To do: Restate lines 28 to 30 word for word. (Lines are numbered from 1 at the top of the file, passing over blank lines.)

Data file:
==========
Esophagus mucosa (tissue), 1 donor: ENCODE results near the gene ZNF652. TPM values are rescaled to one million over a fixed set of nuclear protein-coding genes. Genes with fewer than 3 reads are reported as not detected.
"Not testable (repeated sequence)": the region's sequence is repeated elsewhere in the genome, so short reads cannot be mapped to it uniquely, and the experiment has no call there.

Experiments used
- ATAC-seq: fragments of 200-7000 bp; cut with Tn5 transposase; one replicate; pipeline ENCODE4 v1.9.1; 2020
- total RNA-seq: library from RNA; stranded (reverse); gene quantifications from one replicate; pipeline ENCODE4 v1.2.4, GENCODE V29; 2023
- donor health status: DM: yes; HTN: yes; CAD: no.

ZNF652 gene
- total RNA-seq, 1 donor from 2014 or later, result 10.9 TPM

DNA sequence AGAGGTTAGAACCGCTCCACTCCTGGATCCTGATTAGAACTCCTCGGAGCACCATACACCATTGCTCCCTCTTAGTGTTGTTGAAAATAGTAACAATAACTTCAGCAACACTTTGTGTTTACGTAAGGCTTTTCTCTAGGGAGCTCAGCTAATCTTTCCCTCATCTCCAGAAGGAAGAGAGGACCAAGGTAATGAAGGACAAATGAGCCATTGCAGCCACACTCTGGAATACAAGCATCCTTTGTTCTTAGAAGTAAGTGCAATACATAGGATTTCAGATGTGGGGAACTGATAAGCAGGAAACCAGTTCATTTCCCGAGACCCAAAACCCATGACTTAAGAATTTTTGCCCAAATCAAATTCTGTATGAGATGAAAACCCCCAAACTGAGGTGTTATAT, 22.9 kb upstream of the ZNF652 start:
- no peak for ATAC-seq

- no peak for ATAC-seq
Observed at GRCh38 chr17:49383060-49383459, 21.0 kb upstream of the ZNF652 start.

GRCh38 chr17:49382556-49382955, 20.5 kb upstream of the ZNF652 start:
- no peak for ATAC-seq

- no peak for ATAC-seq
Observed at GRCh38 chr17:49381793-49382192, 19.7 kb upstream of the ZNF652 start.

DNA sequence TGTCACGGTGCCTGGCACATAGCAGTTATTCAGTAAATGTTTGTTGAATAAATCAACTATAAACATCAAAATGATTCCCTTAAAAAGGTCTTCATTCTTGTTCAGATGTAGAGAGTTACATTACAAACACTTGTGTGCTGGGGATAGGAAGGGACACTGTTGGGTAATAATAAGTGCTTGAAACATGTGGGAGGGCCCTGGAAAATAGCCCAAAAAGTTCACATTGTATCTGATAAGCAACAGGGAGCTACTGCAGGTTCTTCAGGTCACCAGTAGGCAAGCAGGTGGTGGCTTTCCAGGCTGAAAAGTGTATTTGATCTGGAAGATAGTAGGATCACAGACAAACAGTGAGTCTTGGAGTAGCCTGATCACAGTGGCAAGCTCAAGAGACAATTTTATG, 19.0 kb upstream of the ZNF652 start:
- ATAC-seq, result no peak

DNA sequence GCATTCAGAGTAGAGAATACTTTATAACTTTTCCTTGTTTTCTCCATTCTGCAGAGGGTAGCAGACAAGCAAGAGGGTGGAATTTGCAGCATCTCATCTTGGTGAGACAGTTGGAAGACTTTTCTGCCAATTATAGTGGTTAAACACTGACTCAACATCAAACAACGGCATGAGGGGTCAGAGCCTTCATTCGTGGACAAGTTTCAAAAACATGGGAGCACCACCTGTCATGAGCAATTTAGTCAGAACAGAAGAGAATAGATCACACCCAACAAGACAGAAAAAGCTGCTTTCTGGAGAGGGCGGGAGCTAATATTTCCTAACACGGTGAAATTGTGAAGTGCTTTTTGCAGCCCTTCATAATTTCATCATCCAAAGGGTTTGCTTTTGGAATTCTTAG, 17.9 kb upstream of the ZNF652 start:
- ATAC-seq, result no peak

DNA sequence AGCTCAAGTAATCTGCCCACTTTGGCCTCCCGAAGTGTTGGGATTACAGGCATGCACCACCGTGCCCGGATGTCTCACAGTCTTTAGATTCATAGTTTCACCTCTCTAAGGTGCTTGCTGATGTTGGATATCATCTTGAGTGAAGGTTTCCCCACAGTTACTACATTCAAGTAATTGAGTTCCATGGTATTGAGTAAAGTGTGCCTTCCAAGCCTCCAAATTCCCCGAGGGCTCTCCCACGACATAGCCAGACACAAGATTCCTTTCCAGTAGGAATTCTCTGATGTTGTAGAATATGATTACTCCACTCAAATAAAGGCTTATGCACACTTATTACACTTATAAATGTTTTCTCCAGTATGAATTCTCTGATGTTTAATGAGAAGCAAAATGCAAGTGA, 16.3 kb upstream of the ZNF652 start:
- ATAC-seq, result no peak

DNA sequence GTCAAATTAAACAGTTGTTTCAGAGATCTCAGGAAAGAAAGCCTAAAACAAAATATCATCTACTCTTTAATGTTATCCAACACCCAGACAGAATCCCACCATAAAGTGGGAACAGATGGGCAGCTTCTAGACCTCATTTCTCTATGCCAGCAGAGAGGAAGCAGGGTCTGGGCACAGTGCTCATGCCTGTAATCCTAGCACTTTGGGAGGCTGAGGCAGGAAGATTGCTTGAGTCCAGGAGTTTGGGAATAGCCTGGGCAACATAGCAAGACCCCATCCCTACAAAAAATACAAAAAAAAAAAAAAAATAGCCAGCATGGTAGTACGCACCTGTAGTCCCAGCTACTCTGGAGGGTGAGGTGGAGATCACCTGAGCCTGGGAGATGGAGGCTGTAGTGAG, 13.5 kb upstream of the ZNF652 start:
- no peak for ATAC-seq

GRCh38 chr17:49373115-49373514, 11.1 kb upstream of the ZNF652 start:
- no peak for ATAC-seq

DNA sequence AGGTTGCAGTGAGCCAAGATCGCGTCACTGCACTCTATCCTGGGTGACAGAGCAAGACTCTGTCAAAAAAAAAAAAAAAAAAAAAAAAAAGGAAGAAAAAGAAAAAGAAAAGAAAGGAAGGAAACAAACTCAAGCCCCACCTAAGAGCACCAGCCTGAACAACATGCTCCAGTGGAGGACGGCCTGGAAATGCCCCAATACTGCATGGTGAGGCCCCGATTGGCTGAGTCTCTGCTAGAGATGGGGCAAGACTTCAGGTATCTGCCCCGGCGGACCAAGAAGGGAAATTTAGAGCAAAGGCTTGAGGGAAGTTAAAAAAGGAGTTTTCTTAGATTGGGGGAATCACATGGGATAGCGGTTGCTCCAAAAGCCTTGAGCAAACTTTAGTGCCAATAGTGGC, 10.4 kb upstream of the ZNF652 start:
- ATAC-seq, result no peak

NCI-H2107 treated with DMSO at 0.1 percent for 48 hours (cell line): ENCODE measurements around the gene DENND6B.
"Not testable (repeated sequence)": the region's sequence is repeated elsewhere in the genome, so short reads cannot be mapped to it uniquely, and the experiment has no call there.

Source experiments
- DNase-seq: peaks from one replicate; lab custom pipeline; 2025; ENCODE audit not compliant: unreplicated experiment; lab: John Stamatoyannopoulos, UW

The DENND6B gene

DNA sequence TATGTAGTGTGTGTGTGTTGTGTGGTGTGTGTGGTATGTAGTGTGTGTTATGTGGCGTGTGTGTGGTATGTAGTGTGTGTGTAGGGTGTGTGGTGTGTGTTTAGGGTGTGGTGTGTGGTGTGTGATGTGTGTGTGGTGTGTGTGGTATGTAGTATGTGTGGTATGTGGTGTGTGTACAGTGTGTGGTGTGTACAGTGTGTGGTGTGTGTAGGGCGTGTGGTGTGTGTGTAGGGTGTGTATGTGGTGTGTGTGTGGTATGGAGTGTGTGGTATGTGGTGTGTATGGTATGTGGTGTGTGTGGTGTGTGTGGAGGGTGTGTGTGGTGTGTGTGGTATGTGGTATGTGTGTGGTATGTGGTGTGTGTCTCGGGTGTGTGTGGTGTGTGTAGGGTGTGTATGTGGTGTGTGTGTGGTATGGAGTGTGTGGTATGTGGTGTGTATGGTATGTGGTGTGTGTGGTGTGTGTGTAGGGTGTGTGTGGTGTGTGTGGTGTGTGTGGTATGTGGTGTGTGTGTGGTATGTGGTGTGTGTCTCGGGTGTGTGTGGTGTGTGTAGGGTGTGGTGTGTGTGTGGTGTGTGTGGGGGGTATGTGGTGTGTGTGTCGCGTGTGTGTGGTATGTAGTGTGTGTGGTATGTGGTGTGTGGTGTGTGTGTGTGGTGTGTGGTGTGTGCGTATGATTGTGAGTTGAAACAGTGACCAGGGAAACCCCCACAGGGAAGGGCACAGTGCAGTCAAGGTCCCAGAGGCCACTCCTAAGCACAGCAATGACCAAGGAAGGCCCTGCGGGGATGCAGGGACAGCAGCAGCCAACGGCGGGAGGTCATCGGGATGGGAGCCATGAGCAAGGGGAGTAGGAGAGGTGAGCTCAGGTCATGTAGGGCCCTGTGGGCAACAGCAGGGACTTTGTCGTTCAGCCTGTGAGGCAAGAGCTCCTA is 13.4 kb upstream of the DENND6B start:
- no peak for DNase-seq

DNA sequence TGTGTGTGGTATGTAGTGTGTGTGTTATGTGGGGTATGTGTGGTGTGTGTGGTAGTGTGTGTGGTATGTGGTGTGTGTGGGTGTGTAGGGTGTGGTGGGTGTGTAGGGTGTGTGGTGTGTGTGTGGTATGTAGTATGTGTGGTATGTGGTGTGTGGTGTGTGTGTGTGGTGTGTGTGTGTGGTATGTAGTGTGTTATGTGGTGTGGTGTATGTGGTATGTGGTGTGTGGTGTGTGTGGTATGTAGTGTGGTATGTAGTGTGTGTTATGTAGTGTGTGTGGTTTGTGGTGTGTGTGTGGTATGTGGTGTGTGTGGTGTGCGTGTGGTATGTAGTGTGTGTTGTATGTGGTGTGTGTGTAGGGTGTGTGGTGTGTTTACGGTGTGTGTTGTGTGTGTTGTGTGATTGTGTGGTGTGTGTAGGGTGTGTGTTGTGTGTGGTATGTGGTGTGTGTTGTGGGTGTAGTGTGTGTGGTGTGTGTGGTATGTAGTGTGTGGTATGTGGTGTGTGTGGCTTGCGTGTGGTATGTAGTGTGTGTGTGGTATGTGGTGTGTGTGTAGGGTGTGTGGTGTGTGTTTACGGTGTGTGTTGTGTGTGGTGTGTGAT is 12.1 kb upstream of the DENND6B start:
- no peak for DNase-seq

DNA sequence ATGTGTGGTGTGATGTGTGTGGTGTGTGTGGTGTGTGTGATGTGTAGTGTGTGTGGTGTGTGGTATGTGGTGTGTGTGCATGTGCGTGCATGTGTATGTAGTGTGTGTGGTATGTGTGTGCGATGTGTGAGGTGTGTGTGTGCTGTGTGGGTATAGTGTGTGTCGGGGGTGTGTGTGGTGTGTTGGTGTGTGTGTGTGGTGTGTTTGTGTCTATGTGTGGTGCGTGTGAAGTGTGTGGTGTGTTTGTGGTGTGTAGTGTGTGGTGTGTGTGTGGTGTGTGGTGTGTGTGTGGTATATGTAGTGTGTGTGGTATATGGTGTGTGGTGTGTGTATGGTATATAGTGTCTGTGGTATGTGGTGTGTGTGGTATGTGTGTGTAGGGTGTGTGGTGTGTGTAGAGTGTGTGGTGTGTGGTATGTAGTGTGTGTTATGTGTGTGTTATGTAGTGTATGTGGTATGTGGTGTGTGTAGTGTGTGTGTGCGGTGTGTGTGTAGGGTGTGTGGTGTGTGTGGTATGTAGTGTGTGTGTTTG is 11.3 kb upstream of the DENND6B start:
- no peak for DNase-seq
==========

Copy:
- ATAC-seq, result no peak

NCI-H2107 treated with DMSO at 0.1 percent for 48 hours (cell line): ENCODE measurements around the gene DENND6B.
"Not testable (repeated sequence)": the region's sequence is repeated elsewhere in the genome, so short reads cannot be mapped to it uniquely, and the experiment has no call there.